This new Blu-Ray edition of "Songs From Tsongas" contains a concert from YES' 35th Anniversary Tour in 2004, the last tour by the band to feature the classic line-up of Jon Anderson, Steve Howe, Chris Squire, Rick Wakeman and Alan White. The single Blu-ray contains all the same material as the double DVD set contains the whole of the concert from the Tsongas Arena in Lowell, Massachusetts, previously spread across two discs. This epic show features tracks from across the band's career including an extensive acoustic section (tracks 11-18) and some tracks that have rarely been performed live.
An above-average soundtrack to a mediocre film, this dance-oriented album hits more than it misses. The title track by David Bowie is fluff by his standards, but as it's produced by Nile Rodgers (a year before their collaboration on Black Tie White Noise), it's danceable fluff. Further in, the album samples the beginnings of the '90s techno revolution, with excellent tracks from Future Sound of London ("Papua New Guinea"), Moby ("Next Is the E"), Ministry's Bush-era primal scream "N.W.O.," and Mindless's "Mindless." Brian Eno's exclusive track "Under" is one of his best from the '90s.
If The Hurting was mental anguish, Songs from the Big Chair marks the progression towards emotional healing, a particularly bold sort of catharsis culled from Roland Orzabal and Curt Smith's shared attraction to primal scream therapy. The album also heralded a dramatic maturation in the band's music, away from the synth-pop brand with which it was (unjustly) seared following the debut, and towards a complex, enveloping pop sophistication…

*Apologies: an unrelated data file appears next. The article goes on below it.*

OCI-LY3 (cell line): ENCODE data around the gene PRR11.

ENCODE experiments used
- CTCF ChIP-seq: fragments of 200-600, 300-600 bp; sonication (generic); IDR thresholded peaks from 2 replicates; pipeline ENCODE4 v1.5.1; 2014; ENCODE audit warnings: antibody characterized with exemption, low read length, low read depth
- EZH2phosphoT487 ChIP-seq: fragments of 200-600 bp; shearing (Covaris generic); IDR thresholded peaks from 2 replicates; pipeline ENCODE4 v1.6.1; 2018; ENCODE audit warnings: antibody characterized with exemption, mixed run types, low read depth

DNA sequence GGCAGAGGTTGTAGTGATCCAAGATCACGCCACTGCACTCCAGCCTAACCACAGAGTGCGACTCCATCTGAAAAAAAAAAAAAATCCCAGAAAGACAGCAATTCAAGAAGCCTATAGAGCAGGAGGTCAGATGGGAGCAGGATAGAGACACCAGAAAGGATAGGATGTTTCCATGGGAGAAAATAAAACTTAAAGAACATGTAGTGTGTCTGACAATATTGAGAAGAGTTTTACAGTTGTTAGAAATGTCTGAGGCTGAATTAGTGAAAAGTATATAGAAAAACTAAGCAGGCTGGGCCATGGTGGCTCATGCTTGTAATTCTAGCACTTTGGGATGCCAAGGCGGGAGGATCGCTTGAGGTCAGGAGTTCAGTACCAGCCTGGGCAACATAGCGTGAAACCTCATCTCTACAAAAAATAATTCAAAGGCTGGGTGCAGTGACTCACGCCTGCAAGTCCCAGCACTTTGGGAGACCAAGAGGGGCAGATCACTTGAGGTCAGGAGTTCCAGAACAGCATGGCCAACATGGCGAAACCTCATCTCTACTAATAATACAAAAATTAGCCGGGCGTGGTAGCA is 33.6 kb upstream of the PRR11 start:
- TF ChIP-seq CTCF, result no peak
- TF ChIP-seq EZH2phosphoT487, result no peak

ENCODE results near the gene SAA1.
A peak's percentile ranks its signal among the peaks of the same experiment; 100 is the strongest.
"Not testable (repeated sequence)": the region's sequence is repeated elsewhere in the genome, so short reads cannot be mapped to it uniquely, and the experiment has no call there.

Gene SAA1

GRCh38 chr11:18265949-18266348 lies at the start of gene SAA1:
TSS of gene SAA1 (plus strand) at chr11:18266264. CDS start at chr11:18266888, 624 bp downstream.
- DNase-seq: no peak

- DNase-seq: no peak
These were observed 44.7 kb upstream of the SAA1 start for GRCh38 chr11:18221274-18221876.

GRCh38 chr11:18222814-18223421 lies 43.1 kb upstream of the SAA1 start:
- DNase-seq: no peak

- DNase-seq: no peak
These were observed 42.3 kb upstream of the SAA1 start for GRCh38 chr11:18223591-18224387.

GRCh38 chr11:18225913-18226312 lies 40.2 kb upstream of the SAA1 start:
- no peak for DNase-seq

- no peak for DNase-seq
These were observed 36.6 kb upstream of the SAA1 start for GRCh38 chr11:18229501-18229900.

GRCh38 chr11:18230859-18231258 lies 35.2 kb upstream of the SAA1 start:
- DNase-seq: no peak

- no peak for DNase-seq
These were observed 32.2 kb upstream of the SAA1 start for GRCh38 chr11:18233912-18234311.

La Morra is an early music consort led by flautist Corina Marti and lutenist Michal Gondko. They are expertly assisted on this recording by Els Jannsens (voice), Dani Pelagatti (douçaine), and Uri Smilanski (vielle and flute). The songs on "Flour de Beaulté" come from the Torino J.II.9 manuscript, cited in the liner notes as "the largest repository of French music… between the Ars Nova compilations of the fourteenth and the Franco-Burgundian manuscripts of the late fifteenth century".
In a musical career that has spanned seven decades, Quincy Jones has earned his reputation as a renaissance man of American music. Jones has distinguished himself as a bandleader, a solo artist, a sideman, a songwriter, a producer, an arranger, a film composer, and a record label executive, and outside of music, he's also written books, produced major motion pictures, and helped create television series. And a quick look at a few of the artists Jones has worked with suggests the remarkable diversity of his career – Miles Davis, Frank Sinatra, Count Basie, Lesley Gore, Michael Jackson, Peggy Lee, Ray Charles, Paul Simon, and Aretha Franklin.